GABRB3, 15q dups, and CNVs from exomes

GABAergic. Let’s start out with a provocative statement. There is a single gene that may explain more cases of Lennox-Gastaut Syndrome (LGS) and Infantile Spasms (IS) than you would expect, rivalling SCN1A for the most common gene found in this group of patients. It’s a gene that you are probably aware of but that you may think to be a very rare finding. In a recent publication in Annals of Neurology, the Epi4K consortium published their recent analysis of copy number variations that were derived from exome data. Combining de novo mutations and copy number variations points to GABRB3 as a major player in LGS and IS, explaining probably more than 2% of patients. Let’s find out about the twilight zone, strategies to obtain structural variants from exomes, and the re-emergence of the 15q duplication syndrome. Continue reading

What is the genomic blind spot?

Beneath the surface. Even though the comprehensiveness of next generation sequencing technologies may suggest that we can capture all the variation in the human genome, there is an entire gray zone of small rearrangements that current technologies are blind to. In a recent publication in the American Journal of Human Genetics, Brand and collaborators now use a novel technology to explore the twilight zone of genomics, the realm of small deletions, duplication, inversions and cryptic complex rearrangements. Continue reading

The mosaic brain – single neuron copy number variations in humans

Variability. It has been rumored for quite some time, but only now is solid evidence present to show this phenomenon: the high degree of genomic diversity of human neurons. In a recent paper in Science, the genomic diversity among frontal brain neurons is explored on a cell-by-cell basis. The results are breathtaking: up to 40% of frontal cortex neurons have altered genomic material affected by large deletions or duplications. This study provides the linchpin for a plethora of new investigations aiming to understand the impact of this phenomenon in health and disease. Continue reading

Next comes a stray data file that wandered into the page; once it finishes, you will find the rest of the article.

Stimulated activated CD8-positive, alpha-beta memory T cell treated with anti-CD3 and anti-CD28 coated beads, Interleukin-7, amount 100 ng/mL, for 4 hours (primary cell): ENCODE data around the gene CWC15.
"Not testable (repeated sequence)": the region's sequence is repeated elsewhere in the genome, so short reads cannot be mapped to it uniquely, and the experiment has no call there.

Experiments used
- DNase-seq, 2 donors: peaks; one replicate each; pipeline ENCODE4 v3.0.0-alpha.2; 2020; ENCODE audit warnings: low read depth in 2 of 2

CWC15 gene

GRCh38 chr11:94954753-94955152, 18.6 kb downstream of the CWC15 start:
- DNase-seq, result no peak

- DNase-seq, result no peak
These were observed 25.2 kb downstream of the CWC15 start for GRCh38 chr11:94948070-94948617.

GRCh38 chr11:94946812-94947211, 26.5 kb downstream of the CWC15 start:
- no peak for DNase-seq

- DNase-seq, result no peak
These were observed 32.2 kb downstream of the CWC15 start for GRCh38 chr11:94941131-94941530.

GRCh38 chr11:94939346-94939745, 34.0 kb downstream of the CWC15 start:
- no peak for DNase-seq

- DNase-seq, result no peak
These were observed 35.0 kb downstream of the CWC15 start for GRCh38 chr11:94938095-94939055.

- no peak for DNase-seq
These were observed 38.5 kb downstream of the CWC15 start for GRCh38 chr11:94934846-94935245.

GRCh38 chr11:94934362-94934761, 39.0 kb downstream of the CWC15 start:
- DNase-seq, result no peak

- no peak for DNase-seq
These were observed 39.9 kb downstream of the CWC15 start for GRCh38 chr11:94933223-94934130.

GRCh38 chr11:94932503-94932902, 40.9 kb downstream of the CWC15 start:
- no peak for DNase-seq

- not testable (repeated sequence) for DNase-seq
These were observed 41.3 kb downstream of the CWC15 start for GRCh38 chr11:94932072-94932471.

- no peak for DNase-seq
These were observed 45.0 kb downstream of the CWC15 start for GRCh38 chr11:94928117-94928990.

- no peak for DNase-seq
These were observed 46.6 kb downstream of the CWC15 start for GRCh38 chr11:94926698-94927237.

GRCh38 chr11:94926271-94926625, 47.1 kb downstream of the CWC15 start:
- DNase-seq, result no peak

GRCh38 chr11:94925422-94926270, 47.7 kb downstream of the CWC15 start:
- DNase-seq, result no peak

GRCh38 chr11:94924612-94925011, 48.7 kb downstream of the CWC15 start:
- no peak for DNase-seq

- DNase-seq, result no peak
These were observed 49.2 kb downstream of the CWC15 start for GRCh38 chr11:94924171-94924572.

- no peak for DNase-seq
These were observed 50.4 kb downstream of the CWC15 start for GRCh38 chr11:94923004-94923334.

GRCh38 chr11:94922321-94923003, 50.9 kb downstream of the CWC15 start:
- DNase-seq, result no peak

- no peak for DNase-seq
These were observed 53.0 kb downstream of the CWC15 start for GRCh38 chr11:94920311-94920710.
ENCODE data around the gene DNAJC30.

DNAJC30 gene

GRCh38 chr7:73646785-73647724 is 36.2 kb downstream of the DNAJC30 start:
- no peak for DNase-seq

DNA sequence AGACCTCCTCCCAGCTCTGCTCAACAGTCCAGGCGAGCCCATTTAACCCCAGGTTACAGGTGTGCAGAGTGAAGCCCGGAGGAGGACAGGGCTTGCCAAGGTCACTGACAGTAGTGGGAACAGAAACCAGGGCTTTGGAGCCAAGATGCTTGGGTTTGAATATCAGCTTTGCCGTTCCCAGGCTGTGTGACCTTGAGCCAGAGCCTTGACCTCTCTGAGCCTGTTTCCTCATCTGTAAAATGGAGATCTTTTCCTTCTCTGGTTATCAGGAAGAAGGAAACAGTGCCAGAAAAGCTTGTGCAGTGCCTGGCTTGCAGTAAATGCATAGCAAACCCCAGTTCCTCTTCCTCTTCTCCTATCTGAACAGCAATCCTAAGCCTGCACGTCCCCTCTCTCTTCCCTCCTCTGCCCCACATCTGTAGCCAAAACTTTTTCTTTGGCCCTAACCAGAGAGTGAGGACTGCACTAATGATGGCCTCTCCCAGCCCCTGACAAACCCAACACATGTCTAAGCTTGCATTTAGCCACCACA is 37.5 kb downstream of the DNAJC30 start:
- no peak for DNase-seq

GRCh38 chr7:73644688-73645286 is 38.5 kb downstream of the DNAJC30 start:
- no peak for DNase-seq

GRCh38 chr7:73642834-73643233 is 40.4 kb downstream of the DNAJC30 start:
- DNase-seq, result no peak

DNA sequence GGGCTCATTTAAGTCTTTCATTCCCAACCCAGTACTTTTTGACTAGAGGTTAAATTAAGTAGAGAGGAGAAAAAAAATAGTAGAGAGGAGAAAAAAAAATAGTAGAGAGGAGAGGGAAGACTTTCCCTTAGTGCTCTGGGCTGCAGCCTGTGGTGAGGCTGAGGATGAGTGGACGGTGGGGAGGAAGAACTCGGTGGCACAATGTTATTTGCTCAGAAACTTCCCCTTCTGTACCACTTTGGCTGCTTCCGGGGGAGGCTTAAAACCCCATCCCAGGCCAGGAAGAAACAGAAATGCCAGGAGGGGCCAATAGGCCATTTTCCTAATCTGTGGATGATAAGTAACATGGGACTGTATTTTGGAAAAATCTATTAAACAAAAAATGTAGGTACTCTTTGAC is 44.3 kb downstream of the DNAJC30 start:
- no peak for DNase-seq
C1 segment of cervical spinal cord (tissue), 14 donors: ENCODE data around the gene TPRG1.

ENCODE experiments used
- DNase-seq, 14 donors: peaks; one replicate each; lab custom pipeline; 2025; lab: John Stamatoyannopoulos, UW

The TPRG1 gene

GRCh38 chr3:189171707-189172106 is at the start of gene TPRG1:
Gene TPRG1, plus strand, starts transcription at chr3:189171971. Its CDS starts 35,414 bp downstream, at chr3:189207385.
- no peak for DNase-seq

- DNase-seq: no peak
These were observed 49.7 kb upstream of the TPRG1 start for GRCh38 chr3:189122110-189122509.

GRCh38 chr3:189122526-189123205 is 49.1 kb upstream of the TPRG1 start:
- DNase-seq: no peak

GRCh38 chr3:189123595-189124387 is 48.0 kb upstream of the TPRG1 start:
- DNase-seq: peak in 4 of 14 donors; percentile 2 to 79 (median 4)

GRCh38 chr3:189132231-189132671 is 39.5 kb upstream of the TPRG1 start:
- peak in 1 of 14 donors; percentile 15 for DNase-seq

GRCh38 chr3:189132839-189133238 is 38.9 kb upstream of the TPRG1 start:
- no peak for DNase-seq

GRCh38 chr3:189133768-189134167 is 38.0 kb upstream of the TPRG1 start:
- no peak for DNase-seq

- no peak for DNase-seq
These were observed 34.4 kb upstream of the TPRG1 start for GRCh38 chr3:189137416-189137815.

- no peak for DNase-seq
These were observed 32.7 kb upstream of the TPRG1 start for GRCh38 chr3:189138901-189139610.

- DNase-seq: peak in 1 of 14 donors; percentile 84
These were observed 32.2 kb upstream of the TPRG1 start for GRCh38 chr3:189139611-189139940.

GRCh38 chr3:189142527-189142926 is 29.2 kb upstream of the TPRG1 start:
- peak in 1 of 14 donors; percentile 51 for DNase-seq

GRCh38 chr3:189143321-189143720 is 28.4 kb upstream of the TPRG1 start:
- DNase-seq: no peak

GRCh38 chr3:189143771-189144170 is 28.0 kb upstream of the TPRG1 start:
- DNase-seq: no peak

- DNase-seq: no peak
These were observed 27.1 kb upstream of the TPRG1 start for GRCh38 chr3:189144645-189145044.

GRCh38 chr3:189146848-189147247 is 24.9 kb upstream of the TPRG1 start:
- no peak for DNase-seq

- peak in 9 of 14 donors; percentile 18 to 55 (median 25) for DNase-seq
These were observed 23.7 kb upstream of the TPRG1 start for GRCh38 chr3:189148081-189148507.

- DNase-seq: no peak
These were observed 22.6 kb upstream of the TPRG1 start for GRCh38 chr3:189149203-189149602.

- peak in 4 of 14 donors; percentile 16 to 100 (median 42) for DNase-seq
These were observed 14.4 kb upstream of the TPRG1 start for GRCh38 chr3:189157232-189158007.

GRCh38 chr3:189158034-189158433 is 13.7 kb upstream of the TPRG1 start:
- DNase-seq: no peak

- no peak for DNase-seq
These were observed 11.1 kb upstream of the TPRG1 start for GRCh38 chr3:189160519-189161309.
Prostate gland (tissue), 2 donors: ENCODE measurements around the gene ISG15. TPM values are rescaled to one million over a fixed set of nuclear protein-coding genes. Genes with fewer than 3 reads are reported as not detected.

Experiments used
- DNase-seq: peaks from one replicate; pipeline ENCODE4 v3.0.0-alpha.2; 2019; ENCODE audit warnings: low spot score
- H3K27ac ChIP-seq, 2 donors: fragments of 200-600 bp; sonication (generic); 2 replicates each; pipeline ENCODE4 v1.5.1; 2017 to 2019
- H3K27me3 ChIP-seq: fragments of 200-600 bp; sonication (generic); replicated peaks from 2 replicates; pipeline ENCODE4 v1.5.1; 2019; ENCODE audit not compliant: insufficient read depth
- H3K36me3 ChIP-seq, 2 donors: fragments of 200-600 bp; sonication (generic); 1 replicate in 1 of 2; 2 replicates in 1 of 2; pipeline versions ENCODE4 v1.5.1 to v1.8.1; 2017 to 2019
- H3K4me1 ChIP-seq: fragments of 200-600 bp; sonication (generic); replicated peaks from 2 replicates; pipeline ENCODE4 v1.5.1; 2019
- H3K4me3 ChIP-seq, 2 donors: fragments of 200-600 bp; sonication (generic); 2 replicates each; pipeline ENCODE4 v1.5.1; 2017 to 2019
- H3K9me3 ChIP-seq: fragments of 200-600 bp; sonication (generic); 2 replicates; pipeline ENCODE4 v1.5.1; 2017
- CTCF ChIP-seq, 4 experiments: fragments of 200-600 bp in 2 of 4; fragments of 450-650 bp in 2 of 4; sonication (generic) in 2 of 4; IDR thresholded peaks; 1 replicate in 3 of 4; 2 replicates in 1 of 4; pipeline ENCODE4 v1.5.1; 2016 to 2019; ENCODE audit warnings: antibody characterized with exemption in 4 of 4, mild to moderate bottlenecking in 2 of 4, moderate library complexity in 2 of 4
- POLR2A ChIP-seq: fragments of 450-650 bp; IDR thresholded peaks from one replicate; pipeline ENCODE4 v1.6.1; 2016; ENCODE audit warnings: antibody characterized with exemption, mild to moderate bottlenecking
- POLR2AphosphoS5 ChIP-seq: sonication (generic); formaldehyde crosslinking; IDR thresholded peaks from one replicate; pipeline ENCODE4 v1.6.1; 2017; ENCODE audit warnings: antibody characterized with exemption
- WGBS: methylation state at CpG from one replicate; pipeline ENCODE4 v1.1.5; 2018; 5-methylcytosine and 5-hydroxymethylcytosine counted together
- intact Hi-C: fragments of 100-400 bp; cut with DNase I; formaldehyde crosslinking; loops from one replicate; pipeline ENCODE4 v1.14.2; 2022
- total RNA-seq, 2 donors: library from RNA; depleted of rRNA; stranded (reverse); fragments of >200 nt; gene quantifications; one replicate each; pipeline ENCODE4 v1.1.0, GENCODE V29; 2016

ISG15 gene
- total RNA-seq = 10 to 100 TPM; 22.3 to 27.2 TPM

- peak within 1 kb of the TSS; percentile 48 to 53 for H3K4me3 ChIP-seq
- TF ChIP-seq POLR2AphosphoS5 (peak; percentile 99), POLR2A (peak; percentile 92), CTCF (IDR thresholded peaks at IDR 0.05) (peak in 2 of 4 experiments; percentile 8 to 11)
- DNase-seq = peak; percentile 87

The 16p11.2 microdeletion: assessing the phenotypic range

The 16p11.2 story. Among the various microdeletion and microduplication syndromes located on human chromosome 16, the 16p11.2 microdeletion has unique position. Historically, this microdeletion was the first of the “neurodels” to be identified through association studies in autism, where it can be identified in 0.5% of patients. However, there is more to the phenotypes of the 16p11.2 microdeletion, which is now addressed in a recent paper assessing the full phenotypes in 72 microdeletion carriers. 16p11.2 therefore represents one of the best-investigated microdeletions to date. Continue reading

Close encounters of the third kind – rare genetic variants in families

A new beast. Rare genetic variants probably account for a significant fraction of the genetic liability to many common and rare disorders. Rare variants occupy the liability space between monogenic variants and common genetic variants. Their existence has often been postulated, and genetic investigations looking at copy number variants have elucidated some examples of rare variants. These rare variants appear to carry particular properties that are quite unexpected including the way that these variants run in families. Now, in a recent paper in the European Journal of Human Genetics, we have developed a model of the way rare variants behave in families. And there is a lot of misbehaving. Continue reading

15q11.2 – the microdeletion spectre

Genetic mirage. We look at genetic variants all the time. There are few genetic variants that stare back at us. 15q11.2 is one these variants, facing us with the constant question how we define and perceive genetic risk. Not because of its pathogenicity, but because of the confusion that it causes. Continue reading

Double Impact

Second hits. Genomic disorders are genetic disorders due to recurrent microdeletions or microduplications, i.e. small losses or gains of genomic material that happen again and again due to existing breakpoints in the human genome. Intriguingly, additional large microdeletions or microduplications can be identified in some patients with genomic disorders. A recent study in the New England Journal of Medicine tries to explain why. Continue reading